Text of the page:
Advertisement
Advertisement

Will the Taliban move away from their stand on women's rights, freedom of expression and such issues? There have been instances of brutal attacks for coverage of women's demonstrations. Will the Taliban change at all in this respect?

Why will the Taliban shift from the ideology they have been clinging to during the past four decades of their struggle? If they move away from the stand, they will become weakened. They believe religion will show them the way. They have already proven they will not be inclusive of others. If the Taliban move away from the ideology on which they were established, they will collapse.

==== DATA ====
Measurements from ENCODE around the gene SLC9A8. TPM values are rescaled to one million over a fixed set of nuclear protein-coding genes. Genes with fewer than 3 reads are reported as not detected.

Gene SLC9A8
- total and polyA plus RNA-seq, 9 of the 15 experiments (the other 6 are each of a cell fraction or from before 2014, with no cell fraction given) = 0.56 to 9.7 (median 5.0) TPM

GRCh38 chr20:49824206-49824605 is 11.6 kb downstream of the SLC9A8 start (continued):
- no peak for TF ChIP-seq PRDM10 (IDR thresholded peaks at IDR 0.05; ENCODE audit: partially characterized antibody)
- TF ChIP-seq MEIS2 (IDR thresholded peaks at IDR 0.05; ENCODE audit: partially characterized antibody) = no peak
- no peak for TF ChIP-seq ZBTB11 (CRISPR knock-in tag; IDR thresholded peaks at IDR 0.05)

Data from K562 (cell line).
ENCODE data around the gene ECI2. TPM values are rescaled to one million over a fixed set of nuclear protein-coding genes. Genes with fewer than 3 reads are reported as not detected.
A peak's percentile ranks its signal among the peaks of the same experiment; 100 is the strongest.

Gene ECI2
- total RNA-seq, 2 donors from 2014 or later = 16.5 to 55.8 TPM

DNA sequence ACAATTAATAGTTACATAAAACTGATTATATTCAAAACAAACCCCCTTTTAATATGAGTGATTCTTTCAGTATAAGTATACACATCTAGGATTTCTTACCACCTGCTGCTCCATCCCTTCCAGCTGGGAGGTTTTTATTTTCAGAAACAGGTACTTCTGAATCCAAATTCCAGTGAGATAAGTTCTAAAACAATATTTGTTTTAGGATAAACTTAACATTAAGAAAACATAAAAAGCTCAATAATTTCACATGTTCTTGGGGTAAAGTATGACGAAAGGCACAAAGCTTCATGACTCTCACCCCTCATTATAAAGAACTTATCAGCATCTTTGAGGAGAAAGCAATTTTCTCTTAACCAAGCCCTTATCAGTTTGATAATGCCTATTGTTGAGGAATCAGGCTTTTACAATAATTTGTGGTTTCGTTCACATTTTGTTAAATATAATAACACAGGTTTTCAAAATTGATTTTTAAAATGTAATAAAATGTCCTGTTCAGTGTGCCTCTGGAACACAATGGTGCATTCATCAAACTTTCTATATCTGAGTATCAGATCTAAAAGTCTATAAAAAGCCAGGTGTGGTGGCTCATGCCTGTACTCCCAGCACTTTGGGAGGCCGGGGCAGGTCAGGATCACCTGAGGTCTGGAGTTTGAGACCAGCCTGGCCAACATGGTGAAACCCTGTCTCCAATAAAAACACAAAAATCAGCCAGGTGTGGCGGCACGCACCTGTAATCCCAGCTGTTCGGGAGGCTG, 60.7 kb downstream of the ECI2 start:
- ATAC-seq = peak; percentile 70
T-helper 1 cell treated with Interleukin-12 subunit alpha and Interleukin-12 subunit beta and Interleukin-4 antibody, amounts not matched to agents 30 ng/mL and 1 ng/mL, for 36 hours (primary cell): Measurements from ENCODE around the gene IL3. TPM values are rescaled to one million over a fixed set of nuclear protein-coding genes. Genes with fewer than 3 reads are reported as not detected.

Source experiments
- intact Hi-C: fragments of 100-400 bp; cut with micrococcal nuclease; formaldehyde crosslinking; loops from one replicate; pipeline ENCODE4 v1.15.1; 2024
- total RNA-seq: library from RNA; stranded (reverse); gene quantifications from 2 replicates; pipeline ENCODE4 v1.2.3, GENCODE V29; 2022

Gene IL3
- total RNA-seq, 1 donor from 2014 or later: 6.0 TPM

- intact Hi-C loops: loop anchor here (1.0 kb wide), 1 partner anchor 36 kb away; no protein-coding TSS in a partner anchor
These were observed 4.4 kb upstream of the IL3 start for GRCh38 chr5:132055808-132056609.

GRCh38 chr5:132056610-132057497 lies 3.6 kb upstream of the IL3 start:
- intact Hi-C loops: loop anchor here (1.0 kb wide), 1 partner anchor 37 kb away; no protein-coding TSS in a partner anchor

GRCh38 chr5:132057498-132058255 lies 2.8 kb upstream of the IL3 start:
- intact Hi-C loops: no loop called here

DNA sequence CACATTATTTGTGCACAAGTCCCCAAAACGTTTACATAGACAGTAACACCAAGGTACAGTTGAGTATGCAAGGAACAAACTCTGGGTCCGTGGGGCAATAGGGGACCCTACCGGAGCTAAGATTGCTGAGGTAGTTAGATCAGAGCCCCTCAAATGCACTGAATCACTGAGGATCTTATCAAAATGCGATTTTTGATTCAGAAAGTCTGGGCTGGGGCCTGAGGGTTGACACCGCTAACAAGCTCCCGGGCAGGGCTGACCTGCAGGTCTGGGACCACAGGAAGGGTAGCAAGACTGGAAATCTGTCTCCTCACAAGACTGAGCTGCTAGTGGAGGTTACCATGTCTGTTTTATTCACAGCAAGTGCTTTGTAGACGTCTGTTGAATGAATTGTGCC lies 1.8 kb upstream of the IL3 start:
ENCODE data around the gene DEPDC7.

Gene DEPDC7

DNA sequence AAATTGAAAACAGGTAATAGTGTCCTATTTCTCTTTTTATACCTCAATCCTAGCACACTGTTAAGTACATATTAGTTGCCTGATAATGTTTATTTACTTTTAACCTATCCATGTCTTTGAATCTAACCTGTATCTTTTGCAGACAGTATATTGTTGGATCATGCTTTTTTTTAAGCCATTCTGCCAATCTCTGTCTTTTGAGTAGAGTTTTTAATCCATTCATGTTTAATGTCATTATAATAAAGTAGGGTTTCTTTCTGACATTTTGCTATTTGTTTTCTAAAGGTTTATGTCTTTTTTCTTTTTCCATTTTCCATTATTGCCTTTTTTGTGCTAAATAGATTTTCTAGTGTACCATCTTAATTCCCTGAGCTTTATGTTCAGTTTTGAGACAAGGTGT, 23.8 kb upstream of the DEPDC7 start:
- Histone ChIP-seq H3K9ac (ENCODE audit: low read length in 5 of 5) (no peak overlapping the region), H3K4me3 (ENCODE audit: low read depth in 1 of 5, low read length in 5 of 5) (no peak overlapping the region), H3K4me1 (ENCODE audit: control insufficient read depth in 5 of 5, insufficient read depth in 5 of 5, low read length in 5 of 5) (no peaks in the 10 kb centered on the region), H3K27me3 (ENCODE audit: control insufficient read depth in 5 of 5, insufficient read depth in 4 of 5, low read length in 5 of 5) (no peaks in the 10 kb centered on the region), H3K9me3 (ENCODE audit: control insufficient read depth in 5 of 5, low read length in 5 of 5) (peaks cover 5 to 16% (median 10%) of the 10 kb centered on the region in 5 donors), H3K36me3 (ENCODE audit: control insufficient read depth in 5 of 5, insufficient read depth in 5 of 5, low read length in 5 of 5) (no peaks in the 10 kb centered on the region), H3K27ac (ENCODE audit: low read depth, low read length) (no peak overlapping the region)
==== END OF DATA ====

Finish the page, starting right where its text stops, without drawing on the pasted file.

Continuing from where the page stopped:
The return of the Taliban to power in Afghanistan has added new dimensions to geopolitics. For example, China's talks with the Taliban in Beijing were significant. What overall impact could this have?

There is a competition between the US and China over gaining a stronghold in the Pacific and Indian Ocean region and the Covid-19 pandemic has also caused disruption around the world. The changes in Afghanistan certainly add yet another dimension to all this. The matter can be viewed from three geographic and geopolitical centres. One is the Afghan-centred Central and South Asia which includes India and Pakistan. The other is South and Southeast Asia comprising Myanmar, its neighbour China, India and Bangladesh. And the last is the Bay of Bengal and the Pacific Ocean.